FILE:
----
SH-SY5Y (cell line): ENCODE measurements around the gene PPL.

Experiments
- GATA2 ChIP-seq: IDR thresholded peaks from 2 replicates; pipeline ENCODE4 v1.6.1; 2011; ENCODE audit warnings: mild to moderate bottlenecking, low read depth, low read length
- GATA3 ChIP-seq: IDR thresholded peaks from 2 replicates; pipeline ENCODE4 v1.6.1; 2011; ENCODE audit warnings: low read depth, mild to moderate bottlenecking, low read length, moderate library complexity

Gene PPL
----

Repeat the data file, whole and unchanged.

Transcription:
SH-SY5Y (cell line): ENCODE measurements around the gene PPL.

Experiments
- GATA2 ChIP-seq: IDR thresholded peaks from 2 replicates; pipeline ENCODE4 v1.6.1; 2011; ENCODE audit warnings: mild to moderate bottlenecking, low read depth, low read length
- GATA3 ChIP-seq: IDR thresholded peaks from 2 replicates; pipeline ENCODE4 v1.6.1; 2011; ENCODE audit warnings: low read depth, mild to moderate bottlenecking, low read length, moderate library complexity

Gene PPL